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Tira-Pasagad | Saksak-Sinagol / Which Generation are You?
« on: May 30, 2020, 05:49:58 PM »

Which Generation are You?

The Lost Generation,
The Generation of 1914
Births Start: 1890
Births End: 1915
Youngest/Age today*: 105
Oldest/Age today*: 130

The Interbellum Generation   
Births Start: 1901
Births End: 1913
Youngest/Age today: 107
Oldest/Age today: 119

The Greatest Generation             
Births Start: 1910
Births End: 1924
Youngest/Age today: 96
Oldest/Age today: 110

The Silent Generation             
Births Start: 1925
Births End: 1945
Youngest/Age today: 75
Oldest/Age today: 95

Baby Boomer Generation   
Births Start: 1946
Births End: 1964
Youngest/Age today: 56
Oldest/Age today: 74

Generation X (Baby Bust)     
Births Start: 1965
Births End: 1979
Youngest/Age today: 41
Oldest/Age today: 55

Births Start: 1975
Births End: 1985
Youngest/Age today: 35
Oldest/Age today: 45

Millennials/Generation Y/Gen Next             
Births Start: 1980
Births End: 1994
Youngest/Age today: 26
Oldest/Age today: 40

iGen/Gen Z                         
Births Start: 1995
Births End: 2012
Youngest/Age today: 8
Oldest/Age today: 25

Gen Alpha                         
Births Start: 2013
Births End: 2025
Youngest/Age today: 1 
Oldest/Age today: 7

*age if still alive today

Learn English Online / Duuuuude?
« on: May 28, 2020, 01:03:06 PM »

Duuuuude? Scientists studied 100 billion tweets to find out why we stretch our words

By Katie Hunt, CNN
May 28, 2020

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(CNN) — When we speak, we routinely stretch our words to convey an emotion or to strengthen their meaning.

Excitement: "Yessssssss!"

Fear: "Noooooo!"

Confusion: "Whaaaattt?"

We've probably been doing this since humans began to speak, but such informal language has rarely left a written record.

Science and Research / Mars! (Part 2)
« on: May 23, 2020, 03:01:21 AM »

29 Out-Of-This-World Photos Of Mars To Blow Your Earthling Mind

By Erin Kelly
January 28, 2019

These amazing photos of Mars show just how varied — and not so alien — some of the terrain is on the fourth planet.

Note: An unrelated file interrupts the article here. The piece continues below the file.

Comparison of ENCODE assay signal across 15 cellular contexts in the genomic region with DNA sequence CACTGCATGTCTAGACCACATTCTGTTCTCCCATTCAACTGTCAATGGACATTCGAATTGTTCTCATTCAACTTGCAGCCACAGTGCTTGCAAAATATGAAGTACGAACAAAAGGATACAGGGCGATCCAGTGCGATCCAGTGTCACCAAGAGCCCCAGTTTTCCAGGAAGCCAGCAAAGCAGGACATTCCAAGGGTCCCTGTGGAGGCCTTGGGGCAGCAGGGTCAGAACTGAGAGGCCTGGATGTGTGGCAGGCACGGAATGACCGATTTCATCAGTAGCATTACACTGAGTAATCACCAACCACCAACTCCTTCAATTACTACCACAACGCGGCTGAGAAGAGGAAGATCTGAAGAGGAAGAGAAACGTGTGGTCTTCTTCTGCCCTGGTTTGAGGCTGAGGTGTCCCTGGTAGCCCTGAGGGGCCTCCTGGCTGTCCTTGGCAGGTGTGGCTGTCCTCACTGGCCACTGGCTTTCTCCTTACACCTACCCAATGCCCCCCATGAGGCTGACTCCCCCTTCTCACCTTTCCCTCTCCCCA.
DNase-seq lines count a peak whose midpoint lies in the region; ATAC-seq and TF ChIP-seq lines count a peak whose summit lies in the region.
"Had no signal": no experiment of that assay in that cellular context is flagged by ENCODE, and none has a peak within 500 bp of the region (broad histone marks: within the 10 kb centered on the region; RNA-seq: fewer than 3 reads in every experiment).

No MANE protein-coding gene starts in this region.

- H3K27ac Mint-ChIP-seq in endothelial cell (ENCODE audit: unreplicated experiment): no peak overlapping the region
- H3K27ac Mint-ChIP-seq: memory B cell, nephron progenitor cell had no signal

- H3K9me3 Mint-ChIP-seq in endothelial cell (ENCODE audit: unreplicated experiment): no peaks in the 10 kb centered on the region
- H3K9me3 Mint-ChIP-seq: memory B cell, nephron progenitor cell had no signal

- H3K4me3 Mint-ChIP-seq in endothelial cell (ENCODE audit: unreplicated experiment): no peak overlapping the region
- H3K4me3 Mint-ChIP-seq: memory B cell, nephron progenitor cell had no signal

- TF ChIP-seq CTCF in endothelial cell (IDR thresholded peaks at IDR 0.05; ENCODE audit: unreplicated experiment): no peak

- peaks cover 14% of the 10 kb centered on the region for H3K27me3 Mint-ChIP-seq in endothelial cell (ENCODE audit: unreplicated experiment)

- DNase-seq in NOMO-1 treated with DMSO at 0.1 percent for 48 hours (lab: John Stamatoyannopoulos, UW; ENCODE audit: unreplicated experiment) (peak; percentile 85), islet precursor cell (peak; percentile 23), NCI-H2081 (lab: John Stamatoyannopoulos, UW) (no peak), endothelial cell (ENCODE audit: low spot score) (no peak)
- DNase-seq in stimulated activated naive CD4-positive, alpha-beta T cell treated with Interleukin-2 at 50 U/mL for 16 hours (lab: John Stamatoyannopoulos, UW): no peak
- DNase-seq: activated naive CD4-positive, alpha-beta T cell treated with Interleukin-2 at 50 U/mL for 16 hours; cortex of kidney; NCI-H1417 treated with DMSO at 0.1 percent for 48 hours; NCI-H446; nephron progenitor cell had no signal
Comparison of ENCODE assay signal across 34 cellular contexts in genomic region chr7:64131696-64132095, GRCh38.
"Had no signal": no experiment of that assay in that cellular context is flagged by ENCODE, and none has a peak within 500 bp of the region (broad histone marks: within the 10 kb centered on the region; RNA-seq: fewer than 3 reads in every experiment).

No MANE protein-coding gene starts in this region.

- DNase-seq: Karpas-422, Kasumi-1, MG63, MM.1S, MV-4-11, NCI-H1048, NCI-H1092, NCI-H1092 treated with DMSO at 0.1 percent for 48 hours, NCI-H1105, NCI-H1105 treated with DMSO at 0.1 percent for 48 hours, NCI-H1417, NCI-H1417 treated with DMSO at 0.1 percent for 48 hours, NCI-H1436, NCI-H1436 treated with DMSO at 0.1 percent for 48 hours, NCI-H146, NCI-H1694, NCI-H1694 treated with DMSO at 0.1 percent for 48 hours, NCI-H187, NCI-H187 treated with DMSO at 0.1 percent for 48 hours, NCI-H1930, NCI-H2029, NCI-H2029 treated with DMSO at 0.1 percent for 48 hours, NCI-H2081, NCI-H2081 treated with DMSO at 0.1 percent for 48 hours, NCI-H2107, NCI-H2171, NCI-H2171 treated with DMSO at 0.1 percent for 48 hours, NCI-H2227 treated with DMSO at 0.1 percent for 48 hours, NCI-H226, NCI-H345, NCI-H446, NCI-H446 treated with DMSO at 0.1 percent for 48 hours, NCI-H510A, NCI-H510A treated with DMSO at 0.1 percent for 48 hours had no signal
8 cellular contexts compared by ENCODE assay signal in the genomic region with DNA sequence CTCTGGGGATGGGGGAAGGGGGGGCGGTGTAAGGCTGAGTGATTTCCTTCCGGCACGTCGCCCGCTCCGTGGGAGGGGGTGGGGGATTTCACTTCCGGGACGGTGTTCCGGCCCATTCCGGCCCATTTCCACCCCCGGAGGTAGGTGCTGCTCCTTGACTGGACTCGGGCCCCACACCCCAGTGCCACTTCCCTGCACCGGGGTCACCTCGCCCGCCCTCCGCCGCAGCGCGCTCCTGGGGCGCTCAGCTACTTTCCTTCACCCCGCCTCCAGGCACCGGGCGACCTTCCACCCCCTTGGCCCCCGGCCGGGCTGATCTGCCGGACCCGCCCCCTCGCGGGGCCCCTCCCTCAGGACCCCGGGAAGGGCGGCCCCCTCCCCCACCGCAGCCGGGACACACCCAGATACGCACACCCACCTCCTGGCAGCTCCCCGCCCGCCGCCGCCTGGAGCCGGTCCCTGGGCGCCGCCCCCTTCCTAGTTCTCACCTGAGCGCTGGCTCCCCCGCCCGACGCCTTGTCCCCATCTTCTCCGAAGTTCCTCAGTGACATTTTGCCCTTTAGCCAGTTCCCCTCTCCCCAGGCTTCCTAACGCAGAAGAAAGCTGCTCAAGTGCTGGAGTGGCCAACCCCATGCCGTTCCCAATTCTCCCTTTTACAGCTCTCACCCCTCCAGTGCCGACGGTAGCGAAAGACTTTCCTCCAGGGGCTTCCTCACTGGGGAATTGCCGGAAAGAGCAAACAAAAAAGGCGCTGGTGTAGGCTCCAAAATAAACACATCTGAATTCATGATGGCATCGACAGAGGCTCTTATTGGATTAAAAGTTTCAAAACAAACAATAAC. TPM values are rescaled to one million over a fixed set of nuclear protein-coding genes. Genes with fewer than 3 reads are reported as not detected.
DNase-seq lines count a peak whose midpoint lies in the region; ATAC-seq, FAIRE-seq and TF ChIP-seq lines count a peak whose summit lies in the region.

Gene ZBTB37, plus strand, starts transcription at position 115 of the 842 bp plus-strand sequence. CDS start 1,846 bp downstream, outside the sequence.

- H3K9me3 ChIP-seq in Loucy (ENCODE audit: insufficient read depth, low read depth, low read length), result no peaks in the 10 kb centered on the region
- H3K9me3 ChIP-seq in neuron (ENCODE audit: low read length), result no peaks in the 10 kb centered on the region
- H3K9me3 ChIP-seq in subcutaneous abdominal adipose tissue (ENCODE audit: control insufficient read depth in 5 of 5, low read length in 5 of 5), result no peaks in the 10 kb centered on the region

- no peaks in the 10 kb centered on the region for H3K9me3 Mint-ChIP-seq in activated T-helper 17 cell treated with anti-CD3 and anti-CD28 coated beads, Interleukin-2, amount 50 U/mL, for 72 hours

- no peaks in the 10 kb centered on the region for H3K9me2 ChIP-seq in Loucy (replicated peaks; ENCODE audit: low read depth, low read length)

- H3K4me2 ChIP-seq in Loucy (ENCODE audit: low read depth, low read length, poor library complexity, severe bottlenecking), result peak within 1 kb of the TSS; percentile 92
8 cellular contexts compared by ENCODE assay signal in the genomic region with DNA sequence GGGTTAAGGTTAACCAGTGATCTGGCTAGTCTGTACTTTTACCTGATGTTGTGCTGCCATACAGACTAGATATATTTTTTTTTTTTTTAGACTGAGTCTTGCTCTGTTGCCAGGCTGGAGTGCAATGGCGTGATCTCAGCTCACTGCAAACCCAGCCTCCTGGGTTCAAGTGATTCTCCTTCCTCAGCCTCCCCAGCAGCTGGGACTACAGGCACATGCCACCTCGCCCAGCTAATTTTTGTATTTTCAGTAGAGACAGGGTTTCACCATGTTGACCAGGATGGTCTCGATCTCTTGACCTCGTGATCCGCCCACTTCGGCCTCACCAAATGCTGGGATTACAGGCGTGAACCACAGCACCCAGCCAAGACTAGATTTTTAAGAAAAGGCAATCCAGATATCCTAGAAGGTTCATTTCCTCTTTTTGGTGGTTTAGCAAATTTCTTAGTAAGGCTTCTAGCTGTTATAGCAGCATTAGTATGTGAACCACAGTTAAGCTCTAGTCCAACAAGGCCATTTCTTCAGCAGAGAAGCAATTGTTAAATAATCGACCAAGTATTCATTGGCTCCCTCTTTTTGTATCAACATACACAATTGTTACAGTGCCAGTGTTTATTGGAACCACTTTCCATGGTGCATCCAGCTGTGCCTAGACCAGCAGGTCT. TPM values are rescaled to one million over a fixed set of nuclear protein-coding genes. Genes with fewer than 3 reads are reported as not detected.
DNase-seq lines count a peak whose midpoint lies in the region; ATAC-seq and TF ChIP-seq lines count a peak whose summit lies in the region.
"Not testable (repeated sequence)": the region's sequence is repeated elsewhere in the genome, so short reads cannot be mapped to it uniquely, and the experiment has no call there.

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This image from NASA's Mars Reconnaissance Orbiter shows Aram Chaos, a 174-mile wide impact crater that lies within in the Southern Highlands of Mars.

Tira-Pasagad | Saksak-Sinagol / Lingaw sa Lockdown: Crime Riddles
« on: May 18, 2020, 02:16:48 PM »

challenge yourself by solving these mysteries first (before reading the answers at the last post of these puzzles). 

"The empty cell mystery"

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How can Andy escape? REUTERS/Dario Pignatelli

Andy is put in a cell with a dirt floor and only one window. The window is too high for him to reach. The only thing in the cell is a shovel. He won’t be able to get any food or water and only has two days to escape or he’ll die. Andy can’t dig a tunnel because it will take him much longer than two days to do it. How will Andy escape from the cell?



Why It Takes So Long To Make A Coronavirus Vaccine

This is what goes into creating a COVID-19 shot that can give us immunity against the virus. (Hint: It's a lot.)

By Jenna Birch
April 30, 2020

As of the end of April, the World Health Organization was tracking 71 coronavirus vaccines in preclinical trials, with five additional candidates already in clinical trials. Given how recently the COVID-19 pandemic began spreading, it might seem promising that there’s already a lot of activity on the immunization front.

With so many potential vaccines in testing, you also may wonder why medical experts say it will take at least 12 to 18 months before one is ready to go. If a coronavirus vaccine did make it to market on such a timetable, it would actually be the fastest turnaround in history. Currently, that record belongs to the mumps vaccine, which was approved for use in just four years back in the 1960s. For Ebola, a vaccine took five years to develop.